Image 1 of 1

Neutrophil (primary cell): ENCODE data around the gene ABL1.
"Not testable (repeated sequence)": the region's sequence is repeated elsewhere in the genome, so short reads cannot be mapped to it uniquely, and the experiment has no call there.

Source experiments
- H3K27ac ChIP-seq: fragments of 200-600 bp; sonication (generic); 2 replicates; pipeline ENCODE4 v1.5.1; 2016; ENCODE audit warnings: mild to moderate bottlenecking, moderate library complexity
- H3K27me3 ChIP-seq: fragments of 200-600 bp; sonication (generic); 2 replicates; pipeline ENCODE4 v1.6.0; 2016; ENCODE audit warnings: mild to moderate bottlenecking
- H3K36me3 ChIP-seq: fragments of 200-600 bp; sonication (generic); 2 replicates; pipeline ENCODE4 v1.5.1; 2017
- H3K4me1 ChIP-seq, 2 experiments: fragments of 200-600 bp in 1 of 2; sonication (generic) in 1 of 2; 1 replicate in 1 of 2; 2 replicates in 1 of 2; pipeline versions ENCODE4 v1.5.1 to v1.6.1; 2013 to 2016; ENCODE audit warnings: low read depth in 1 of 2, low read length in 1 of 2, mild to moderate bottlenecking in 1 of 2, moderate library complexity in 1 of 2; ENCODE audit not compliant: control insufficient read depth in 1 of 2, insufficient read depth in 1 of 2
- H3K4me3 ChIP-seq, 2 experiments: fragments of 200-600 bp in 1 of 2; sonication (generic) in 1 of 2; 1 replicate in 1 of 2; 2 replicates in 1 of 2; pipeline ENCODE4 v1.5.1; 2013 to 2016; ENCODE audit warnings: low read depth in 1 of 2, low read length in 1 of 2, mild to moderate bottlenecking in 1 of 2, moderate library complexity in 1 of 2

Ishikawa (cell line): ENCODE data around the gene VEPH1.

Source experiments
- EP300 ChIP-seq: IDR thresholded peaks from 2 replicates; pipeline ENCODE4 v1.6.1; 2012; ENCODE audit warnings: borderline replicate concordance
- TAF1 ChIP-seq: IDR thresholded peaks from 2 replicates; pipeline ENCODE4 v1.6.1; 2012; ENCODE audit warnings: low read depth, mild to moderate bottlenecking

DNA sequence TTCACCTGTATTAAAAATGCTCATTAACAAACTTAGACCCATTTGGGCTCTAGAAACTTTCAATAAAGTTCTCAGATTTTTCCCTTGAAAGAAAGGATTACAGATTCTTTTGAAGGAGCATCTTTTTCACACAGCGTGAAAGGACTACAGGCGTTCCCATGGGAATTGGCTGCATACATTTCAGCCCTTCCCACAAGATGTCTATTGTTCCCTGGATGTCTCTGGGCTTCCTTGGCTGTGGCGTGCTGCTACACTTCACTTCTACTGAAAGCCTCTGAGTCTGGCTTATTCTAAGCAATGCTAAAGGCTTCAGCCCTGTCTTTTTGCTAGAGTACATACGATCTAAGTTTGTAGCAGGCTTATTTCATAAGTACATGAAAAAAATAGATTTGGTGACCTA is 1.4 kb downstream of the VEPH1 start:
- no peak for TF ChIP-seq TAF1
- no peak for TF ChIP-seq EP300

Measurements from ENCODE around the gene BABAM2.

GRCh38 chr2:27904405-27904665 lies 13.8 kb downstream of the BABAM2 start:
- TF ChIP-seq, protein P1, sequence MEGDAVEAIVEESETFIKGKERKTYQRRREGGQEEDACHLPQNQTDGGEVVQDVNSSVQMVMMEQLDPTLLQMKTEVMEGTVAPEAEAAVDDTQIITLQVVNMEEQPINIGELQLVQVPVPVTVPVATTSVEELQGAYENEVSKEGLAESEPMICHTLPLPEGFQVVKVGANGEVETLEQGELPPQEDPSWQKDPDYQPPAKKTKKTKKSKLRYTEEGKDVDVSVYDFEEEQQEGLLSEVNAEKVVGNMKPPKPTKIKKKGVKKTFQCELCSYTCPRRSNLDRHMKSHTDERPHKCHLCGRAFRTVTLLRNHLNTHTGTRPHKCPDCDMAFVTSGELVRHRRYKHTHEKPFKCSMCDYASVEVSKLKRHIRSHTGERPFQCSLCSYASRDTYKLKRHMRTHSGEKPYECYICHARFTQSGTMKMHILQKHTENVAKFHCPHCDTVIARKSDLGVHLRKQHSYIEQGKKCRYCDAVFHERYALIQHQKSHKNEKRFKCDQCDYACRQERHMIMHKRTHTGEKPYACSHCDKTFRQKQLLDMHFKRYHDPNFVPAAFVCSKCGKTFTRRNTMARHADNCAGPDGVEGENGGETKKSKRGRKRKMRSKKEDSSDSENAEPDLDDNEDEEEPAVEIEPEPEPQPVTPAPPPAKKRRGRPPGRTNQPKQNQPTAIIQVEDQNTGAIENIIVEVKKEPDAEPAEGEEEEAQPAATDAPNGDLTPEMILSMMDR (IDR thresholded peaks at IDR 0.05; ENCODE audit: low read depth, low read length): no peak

Designed concurrently by the same architect, this pair of houses in San Francisco’s Marina District make the most of a rare opportunity.  In place of the dreary light shaft typical of the city’s rowhouses, these neighbors  share a lushly-planted court between them.  Despite their common authorship, however, the houses present completely different Spanish Revival sensibilities.  The home on the left presents the more Mediterranean formality popular in San Francisco homes of the era; its counterpart shows a more casual Andalusian flair.  Rowhouses such as these were generally designed with living spaces on the upper stories only, leaving the garage and a narrow entrance the only features visible to passersby at sidewalk level.  Hence, garage doors of the period were often lavishly detailed.  In this rare instance, the architect’s courtyard design allows the garage doors--however elaborate--to be subordinated to the real focus of any home: the entrance.